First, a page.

The workshop is the ultimate playground.

If the workshop is set up with the premise for exploration, a sense of fun and openness it can be a place to test your ideas, present your concepts, have them challenged and receive visceral and unfiltered feedback.

In improvisation, one of the golden rules is not to ‘block’ the intentions or direction of your fellow collaborators. Magic occurs when imagination is allowed room to conjure up thoughts and reactions unfettered and expressive.

Workshops are places for cognitive exercises that happen on your feet, as in life. Of course, you bring your personality with its constraints and preconceptions, but when presented with boundaries of a task, a specific direction or outcome and the analysis of results instantly, new thoughts and concepts can be realised.

Within a workshop, there can be no end result or product, but rather just what has been discovered on the way. It can unleash the subconscious and revitalise your process.

As a photographer, I would bring my experiences of creating and leading workshops as a theatre director. Whether developing the concepts of a new play, or exploring a specific aspect of acting theory or writing techniques, the aim has always been to place the process at the centre of the participant’s journey, and for them to create their own presence or working methodologies.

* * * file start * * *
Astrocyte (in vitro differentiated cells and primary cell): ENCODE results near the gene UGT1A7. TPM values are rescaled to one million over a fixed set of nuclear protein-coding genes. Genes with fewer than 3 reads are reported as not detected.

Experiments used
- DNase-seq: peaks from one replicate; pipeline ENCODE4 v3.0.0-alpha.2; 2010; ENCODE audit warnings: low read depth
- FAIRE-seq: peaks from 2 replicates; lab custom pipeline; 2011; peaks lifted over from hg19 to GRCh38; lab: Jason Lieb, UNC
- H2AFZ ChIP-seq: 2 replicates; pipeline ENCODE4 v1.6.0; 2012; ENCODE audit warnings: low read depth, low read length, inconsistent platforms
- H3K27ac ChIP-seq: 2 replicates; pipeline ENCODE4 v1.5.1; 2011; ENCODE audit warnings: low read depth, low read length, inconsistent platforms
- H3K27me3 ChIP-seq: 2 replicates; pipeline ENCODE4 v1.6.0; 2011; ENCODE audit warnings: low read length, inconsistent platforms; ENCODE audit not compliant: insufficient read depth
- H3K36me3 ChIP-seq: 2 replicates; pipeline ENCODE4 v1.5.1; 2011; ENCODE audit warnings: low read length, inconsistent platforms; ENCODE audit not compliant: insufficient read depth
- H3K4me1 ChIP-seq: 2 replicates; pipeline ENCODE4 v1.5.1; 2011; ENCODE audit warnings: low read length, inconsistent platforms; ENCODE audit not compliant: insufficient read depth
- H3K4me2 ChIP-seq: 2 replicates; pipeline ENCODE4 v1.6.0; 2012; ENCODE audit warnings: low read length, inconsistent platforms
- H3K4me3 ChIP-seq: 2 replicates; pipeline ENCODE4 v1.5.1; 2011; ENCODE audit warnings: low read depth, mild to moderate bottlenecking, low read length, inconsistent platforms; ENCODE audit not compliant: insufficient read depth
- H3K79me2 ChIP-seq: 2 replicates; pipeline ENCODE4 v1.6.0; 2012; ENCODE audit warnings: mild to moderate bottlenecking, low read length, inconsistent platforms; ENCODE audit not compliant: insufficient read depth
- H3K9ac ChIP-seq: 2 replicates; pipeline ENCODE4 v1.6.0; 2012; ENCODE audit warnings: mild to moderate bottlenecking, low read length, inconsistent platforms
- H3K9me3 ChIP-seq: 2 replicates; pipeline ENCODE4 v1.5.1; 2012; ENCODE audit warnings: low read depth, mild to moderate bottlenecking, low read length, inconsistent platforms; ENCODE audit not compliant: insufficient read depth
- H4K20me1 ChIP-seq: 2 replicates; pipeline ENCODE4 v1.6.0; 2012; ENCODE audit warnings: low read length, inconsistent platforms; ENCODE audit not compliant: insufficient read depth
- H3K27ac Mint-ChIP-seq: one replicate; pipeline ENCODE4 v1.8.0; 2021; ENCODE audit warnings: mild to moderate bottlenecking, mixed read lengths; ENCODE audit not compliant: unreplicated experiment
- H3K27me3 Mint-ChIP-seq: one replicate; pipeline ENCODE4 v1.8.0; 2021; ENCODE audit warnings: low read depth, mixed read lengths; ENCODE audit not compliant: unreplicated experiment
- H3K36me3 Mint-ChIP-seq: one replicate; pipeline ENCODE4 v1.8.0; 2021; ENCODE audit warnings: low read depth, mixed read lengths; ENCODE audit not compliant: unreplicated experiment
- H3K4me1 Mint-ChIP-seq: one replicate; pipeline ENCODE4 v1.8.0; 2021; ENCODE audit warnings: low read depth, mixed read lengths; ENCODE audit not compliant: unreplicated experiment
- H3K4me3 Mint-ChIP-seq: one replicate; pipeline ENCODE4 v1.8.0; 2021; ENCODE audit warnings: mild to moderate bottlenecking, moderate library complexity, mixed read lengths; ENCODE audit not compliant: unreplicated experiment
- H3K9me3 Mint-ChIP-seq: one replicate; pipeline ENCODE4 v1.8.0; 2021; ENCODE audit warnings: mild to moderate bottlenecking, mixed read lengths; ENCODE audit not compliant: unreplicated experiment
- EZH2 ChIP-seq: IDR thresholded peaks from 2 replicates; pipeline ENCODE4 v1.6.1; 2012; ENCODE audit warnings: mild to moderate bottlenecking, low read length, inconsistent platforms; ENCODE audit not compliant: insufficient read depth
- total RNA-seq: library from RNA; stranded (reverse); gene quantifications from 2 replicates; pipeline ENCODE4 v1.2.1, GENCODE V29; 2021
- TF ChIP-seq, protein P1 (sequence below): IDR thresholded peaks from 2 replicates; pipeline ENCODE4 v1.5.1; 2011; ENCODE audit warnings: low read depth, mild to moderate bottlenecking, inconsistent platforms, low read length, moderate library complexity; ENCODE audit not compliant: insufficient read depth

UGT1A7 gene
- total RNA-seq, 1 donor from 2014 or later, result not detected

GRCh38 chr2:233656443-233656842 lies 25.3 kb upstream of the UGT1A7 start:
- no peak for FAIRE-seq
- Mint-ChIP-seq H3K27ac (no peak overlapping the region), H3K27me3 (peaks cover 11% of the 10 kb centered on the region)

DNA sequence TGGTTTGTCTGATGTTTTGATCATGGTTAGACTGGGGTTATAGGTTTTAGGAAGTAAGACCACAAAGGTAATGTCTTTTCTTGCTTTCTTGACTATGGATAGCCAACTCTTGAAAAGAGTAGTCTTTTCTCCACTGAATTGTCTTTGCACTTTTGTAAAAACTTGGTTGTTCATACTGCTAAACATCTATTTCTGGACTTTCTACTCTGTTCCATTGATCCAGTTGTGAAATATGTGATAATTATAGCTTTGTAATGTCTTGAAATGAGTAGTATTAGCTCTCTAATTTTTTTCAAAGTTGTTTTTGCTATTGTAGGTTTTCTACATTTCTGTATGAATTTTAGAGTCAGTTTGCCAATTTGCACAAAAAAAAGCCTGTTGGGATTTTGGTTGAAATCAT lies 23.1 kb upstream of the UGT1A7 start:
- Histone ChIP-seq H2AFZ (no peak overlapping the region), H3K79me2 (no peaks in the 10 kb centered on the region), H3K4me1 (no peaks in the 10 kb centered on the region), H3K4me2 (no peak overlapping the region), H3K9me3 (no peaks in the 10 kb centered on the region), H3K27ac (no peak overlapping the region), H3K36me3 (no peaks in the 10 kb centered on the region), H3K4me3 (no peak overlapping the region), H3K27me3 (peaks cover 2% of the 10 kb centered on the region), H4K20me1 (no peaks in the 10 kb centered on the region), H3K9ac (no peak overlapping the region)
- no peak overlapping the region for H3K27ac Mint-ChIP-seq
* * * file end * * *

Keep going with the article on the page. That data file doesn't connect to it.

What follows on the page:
The root of my theatre was in the presence of the actor on the stage, speaking the writer’s words. I was the facilitator of that. Within photography, I feel I am fascinated by the presence of the photograph within the viewer. How it impacts poetically upon their imagination. For me, the photograph is nothing without the viewer.

Fig. 1: Stubbs, J., Pessoa. My-self. I. rehearsal. 2020.

I guess then that any workshop I would be looking to instigate within photography would be about the exploration of what the photograph means to the imagination of the viewer, and to explore the idea of presence within the image.

Similar to the actor’s presence on the stage I am interested in the presence of the photograph that is before us.